Hi, I am Francesco Berni, and I work in the DevOps space for Large Scale Automation. I moved to Dublin in 2017, but I lived in my hometown in the north of Italy for most of my life, with a small interlude in the US. I moved here searching for more interesting (and better paying) work. DevOps is something I have studied and loved since I was a teenager, and I could not think about doing anything else honestly.

Besides my time at work, I create sci-fi models and am interested in board games. I try to put some work in creating models every week, depending on how much I am into that specific kit and step I am at, even 3 or 4 evenings every week. My passion for it started a couple of years ago while I was at some friend’s place and they were building some Gundam models. Later that evening I bought three for myself.

I love the source material for the models, and I find the whole process extremely satisfying. In Italy, mecha culture started in the late 70s, and it’s a lot more common than one would imagine, so it was easy to start. It is extremely fun and gratifying, and while it does not change my rhythms too much, I have got a lot of space dedicated to supplies and my workshop, and I have always been extremely serious about my hobbies.

I’m passionate about my job, like I am at most of the things I choose to do, and as such I put a lot of energy into it. So at times, taking a day for myself, my brushes and a couple of model kits is a great way to cool down and recharge, for both social and mental batteries. While I can’t use the skills directly for my job, I would probably be a lot more stressed out at my job without this outlet.

I tend to always set new challenges for myself for every new model that I build. I recently finished repainting and modifying a Funko pop build as a birthday present for a friend of mine, and modifying non-mechanical things was difficult. Do not even get me started on painting skin tones. Just before that, I built a millennium falcon as close as possible to the version you see in the movies, and replicating existing paint jobs and weathering took a lot of time, but was a lot of fun. Right now I am trying some detailing techniques and tools on a very small and simple Mecha (a Zaku I), and I’ll probably try some different weathering techniques at the end, some rust, some heavy chipping, so we’ll see how it goes.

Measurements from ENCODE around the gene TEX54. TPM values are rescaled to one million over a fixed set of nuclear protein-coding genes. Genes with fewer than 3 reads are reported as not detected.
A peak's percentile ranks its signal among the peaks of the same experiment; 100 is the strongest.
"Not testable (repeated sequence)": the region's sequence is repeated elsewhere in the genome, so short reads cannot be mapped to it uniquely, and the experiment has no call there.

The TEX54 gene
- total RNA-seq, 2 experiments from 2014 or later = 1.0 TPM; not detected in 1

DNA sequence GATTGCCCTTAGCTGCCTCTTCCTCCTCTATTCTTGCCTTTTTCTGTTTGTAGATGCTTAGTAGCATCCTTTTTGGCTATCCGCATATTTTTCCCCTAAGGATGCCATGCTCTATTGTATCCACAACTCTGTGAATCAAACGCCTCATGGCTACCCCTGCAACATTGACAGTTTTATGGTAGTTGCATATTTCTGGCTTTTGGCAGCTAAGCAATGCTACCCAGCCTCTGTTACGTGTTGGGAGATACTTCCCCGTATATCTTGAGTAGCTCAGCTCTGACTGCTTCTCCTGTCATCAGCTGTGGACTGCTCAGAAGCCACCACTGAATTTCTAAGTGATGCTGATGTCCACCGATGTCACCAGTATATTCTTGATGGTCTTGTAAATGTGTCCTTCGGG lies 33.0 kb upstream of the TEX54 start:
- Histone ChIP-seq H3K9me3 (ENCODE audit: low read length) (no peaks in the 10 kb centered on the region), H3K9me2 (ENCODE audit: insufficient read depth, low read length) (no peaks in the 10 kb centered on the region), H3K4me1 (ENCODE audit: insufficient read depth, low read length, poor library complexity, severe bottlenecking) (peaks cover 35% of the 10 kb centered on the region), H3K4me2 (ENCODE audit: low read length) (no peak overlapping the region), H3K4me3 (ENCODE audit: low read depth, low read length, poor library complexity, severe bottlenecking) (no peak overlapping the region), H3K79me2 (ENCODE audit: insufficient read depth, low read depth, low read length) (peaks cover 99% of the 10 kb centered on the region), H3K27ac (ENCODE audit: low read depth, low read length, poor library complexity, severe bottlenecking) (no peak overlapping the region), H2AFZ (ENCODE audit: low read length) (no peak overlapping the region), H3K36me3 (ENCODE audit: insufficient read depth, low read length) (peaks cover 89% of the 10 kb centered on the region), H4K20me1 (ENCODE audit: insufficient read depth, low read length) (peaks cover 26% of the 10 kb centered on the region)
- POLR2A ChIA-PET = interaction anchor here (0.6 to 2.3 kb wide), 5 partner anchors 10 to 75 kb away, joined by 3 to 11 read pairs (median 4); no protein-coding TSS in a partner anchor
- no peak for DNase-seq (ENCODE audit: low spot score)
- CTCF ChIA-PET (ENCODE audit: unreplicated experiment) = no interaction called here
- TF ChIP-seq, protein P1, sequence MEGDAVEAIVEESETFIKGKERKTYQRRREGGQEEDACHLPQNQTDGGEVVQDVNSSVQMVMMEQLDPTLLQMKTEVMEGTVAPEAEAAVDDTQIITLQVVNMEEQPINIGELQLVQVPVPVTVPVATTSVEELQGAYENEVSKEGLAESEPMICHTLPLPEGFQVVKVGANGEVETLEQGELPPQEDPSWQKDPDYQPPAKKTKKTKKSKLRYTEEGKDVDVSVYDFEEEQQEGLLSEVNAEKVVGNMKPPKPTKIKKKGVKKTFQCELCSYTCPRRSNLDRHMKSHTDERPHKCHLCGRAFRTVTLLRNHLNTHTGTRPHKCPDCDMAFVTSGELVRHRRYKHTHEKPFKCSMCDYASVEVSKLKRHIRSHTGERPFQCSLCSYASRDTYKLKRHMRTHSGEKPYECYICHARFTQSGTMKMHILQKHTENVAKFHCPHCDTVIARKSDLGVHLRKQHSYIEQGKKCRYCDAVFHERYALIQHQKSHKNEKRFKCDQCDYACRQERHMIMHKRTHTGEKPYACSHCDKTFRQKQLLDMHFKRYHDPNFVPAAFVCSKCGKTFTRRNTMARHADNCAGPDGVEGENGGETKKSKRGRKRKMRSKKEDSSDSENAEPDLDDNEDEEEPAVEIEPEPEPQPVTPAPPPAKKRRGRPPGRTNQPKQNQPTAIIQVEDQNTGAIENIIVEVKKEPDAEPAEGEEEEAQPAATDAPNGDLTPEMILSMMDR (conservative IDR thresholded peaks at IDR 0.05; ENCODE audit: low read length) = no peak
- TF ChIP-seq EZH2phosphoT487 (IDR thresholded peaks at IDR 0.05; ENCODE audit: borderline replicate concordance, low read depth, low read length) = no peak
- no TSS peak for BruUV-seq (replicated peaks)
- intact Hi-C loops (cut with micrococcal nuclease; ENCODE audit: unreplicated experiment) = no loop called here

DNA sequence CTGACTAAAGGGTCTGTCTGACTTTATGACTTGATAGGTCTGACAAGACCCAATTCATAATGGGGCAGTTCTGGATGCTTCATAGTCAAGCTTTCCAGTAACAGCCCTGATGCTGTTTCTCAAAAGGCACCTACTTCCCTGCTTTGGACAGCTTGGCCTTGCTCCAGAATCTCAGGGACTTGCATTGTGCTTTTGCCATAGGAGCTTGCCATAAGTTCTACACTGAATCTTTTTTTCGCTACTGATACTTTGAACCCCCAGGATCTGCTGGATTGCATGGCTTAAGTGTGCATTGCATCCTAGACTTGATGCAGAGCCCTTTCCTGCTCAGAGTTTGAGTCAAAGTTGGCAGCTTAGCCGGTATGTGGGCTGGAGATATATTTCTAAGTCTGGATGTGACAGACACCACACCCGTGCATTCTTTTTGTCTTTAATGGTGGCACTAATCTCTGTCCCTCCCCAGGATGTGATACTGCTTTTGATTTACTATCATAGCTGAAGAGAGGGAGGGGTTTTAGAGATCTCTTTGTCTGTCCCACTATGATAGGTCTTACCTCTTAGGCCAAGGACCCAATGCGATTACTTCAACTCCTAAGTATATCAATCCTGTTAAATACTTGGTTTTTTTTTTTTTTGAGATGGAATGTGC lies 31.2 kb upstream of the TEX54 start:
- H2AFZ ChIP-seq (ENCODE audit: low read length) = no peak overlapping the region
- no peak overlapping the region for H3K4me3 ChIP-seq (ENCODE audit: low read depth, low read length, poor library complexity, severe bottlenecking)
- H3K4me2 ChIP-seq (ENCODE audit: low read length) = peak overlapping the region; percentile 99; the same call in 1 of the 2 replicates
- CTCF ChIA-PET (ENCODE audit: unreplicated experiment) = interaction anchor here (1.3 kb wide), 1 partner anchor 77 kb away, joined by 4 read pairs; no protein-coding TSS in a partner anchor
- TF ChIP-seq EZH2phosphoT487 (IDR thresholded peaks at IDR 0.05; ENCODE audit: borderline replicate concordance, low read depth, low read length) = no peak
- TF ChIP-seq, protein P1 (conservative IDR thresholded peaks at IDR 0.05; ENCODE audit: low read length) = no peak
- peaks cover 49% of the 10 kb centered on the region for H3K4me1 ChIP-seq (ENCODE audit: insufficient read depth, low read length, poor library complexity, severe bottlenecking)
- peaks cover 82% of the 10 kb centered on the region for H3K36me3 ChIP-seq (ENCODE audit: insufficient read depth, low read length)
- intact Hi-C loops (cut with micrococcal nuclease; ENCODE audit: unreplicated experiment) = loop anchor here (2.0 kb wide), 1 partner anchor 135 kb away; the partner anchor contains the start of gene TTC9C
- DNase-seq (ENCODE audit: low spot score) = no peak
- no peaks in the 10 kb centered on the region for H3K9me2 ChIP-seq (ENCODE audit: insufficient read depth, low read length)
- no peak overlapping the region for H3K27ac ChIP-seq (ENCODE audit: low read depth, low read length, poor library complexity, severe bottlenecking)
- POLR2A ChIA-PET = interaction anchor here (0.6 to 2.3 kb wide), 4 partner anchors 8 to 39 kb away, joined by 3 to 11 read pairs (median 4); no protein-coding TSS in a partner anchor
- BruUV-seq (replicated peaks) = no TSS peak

I try to learn at least one new technique every model, so not to get stale. That way my skills are always fresh, and I continue to learn and get better. If I continue to improve as I’m doing now, any models I’ve built 6 months ago will look horrible to me, and I would like to redo them completely. However, there’s always the next piece of plastic to work on.

I also play all kinds of board games, from the 20 minute filler games, to the “we keep the table as it is and continue next week” kind of games. I tend to like games that are hard to master, so that every game is a challenge.

I probably have a different idea of the classic board game than the usual person. For example, a classic for me is the 1980 Civilization or Japanese Mahjong, while I think that Monopoly is a dysfunctional aberration. As a general rule, I don’t decide if I like a game by its age, instead I read the rules and decide. New designs are always interesting though, and I love the GMT Coin Series right now. One of my favourite recent board game designers is Phil Eklund, who is extremely well researched and has created some very hard games.

Because of problems with time and distance, I don’t play table top RPGs as much as I did as a teen, but I still play once or twice a month. I have recently moved to the indie side of RPG, which has a lot more variety of games, styles, themes, and designs. Right now I am playing a campaign of Urban Shadow in WWII Paris during the German occupation, just with factions of monsters and magic added into the mix for good fun (spoiler: it does not make the setting lighter). My character is an ex French soldier who becomes a monster hunter after the German military start to send rabid vampires into the trenches. I don’t normally have a “role” that I usually play, as by playing a lot of different games I tend to vary. I don’t find the fun in playing the same thing all the time.

Board games are in a Golden Age right now. During the Essen Spiel, a board game trade fair, more than a thousand different games will arrive into the market. Most of them are mediocre yes, but there are more good games getting out every year than I’m able to play. We are more and more in an age where anyone can find a game they like.

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